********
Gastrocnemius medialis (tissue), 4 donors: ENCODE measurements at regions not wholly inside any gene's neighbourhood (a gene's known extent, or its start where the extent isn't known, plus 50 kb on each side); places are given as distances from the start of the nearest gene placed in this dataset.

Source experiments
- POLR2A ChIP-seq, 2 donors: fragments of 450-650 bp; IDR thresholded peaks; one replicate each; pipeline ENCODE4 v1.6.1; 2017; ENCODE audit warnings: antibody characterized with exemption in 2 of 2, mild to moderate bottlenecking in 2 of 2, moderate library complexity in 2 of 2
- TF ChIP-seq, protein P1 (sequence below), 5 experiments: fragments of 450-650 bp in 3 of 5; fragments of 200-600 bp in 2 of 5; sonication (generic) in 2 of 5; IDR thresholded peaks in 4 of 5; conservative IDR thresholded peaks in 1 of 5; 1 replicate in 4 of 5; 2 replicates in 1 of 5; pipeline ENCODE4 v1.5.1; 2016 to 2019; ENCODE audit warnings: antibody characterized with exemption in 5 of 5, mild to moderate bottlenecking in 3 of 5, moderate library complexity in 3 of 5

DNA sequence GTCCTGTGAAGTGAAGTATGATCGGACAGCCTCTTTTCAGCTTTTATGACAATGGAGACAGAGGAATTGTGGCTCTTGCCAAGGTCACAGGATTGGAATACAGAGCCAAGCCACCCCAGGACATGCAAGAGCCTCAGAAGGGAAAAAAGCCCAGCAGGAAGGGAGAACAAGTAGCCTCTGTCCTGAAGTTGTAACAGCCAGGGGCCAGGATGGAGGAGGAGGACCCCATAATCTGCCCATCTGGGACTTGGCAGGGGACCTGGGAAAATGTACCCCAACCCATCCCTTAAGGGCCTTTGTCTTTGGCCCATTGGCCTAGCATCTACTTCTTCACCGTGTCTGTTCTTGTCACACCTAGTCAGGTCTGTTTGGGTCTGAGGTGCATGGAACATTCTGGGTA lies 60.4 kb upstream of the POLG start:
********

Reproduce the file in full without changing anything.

Gastrocnemius medialis (tissue), 4 donors: ENCODE measurements at regions not wholly inside any gene's neighbourhood (a gene's known extent, or its start where the extent isn't known, plus 50 kb on each side); places are given as distances from the start of the nearest gene placed in this dataset.

Source experiments
- POLR2A ChIP-seq, 2 donors: fragments of 450-650 bp; IDR thresholded peaks; one replicate each; pipeline ENCODE4 v1.6.1; 2017; ENCODE audit warnings: antibody characterized with exemption in 2 of 2, mild to moderate bottlenecking in 2 of 2, moderate library complexity in 2 of 2
- TF ChIP-seq, protein P1 (sequence below), 5 experiments: fragments of 450-650 bp in 3 of 5; fragments of 200-600 bp in 2 of 5; sonication (generic) in 2 of 5; IDR thresholded peaks in 4 of 5; conservative IDR thresholded peaks in 1 of 5; 1 replicate in 4 of 5; 2 replicates in 1 of 5; pipeline ENCODE4 v1.5.1; 2016 to 2019; ENCODE audit warnings: antibody characterized with exemption in 5 of 5, mild to moderate bottlenecking in 3 of 5, moderate library complexity in 3 of 5

DNA sequence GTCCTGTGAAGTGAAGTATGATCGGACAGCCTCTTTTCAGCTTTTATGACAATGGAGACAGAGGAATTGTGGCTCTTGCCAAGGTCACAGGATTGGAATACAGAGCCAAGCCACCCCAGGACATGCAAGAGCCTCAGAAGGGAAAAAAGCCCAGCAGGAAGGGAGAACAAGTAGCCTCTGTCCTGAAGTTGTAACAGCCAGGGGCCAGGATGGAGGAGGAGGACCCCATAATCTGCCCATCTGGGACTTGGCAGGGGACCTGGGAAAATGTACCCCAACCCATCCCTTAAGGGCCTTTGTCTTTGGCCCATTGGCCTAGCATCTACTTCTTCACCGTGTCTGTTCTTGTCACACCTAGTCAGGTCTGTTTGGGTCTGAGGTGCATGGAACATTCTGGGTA lies 60.4 kb upstream of the POLG start: